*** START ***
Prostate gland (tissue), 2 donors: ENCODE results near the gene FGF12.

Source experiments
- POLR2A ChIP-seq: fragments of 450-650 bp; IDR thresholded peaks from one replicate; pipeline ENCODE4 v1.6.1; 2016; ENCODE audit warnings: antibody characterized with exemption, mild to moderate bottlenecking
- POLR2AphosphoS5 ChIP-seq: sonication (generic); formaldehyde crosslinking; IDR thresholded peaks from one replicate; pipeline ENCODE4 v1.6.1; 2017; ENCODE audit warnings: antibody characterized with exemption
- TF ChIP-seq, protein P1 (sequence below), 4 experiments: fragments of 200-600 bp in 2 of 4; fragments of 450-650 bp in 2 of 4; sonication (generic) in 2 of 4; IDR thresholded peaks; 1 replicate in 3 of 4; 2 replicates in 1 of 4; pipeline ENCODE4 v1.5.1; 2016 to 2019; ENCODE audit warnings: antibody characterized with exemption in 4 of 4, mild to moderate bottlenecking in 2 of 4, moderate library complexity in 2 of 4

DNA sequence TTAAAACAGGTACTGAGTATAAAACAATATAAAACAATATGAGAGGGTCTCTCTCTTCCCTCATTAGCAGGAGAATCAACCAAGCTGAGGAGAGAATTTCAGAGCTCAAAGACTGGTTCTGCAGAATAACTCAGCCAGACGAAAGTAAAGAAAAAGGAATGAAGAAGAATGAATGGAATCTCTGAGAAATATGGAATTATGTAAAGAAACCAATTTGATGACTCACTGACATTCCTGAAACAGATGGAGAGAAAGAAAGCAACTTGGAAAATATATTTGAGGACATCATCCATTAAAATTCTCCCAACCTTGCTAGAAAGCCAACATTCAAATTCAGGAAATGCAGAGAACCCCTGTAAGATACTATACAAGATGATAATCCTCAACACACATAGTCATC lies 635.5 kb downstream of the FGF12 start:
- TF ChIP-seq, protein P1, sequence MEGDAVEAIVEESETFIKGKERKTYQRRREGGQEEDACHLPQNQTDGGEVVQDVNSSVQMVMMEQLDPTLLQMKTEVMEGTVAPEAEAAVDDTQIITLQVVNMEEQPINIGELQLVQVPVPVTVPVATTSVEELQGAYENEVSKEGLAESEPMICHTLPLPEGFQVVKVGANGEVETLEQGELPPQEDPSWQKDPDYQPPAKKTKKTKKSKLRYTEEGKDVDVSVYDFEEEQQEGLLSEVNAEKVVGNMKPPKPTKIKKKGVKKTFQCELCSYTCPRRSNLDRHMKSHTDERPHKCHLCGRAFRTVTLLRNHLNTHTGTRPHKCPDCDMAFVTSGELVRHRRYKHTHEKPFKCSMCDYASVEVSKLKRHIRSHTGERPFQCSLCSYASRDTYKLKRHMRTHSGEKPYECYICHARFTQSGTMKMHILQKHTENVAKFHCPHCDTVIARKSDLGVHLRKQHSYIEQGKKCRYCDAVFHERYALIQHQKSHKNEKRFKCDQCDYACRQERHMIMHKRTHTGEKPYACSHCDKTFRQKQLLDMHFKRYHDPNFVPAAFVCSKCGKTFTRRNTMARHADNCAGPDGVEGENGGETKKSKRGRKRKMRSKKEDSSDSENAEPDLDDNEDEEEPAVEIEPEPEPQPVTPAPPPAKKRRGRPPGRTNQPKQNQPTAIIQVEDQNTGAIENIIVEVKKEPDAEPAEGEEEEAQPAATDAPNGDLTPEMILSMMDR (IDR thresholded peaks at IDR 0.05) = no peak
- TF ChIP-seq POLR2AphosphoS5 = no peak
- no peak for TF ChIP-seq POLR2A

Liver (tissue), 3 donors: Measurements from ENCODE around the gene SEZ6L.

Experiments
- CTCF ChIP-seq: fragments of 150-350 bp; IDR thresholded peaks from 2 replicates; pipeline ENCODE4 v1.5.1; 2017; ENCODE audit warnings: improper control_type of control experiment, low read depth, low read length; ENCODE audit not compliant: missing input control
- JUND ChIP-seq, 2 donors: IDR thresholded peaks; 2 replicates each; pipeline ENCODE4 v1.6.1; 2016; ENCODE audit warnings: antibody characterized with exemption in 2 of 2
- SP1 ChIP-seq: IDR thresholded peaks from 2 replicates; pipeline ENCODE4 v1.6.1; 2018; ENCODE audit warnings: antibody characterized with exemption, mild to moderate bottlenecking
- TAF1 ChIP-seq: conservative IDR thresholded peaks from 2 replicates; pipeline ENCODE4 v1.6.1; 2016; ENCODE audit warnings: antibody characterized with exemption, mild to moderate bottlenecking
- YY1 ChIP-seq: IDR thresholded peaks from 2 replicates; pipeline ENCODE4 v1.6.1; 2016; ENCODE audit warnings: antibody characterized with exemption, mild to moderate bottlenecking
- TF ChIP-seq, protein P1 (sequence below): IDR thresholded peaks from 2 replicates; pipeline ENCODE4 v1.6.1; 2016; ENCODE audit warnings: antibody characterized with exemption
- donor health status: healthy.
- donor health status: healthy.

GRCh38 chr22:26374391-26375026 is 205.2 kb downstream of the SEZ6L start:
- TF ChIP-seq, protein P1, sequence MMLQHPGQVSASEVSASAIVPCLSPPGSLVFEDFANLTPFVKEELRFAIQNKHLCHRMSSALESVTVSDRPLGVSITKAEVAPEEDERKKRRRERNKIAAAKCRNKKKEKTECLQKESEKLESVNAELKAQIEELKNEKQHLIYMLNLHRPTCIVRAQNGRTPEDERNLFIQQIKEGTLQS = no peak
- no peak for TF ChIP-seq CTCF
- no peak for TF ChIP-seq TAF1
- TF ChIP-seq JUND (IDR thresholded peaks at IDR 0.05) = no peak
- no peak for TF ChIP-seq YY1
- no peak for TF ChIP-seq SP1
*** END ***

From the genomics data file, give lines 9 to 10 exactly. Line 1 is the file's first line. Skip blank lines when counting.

- no peak for TF ChIP-seq POLR2A

Liver (tissue), 3 donors: Measurements from ENCODE around the gene SEZ6L.